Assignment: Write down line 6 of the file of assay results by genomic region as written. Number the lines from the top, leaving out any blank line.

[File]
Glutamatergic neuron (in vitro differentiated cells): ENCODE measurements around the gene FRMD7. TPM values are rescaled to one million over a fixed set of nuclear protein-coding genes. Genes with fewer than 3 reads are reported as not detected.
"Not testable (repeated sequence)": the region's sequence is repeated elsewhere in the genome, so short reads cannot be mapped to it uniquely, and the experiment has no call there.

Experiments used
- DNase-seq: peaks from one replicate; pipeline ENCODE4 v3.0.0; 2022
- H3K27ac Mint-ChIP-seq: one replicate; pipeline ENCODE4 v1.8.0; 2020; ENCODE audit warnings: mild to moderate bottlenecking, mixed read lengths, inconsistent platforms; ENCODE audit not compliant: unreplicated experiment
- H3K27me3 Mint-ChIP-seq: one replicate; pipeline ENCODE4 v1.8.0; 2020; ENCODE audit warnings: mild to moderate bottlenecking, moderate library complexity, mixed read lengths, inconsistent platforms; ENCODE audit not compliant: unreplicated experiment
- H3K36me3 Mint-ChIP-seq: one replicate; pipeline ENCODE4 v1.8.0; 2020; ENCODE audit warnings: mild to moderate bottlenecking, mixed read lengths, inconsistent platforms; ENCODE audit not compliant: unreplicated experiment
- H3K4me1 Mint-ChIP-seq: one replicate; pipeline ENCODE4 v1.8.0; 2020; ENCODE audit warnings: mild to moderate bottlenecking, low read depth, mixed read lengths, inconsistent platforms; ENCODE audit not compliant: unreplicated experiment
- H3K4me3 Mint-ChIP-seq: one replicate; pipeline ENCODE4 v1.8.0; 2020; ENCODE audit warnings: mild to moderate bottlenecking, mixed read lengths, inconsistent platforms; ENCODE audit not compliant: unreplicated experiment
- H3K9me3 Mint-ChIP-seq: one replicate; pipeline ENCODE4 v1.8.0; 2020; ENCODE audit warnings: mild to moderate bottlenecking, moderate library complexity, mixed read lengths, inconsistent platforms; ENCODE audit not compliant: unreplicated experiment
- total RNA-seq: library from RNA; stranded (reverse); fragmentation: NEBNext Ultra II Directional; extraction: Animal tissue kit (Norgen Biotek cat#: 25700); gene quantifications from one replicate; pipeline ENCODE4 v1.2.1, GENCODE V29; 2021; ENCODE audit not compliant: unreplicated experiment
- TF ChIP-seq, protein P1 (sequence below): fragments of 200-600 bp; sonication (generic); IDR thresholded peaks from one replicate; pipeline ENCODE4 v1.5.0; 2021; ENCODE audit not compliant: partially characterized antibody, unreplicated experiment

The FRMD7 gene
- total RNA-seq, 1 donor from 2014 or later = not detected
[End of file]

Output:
- H3K27me3 Mint-ChIP-seq: one replicate; pipeline ENCODE4 v1.8.0; 2020; ENCODE audit warnings: mild to moderate bottlenecking, moderate library complexity, mixed read lengths, inconsistent platforms; ENCODE audit not compliant: unreplicated experiment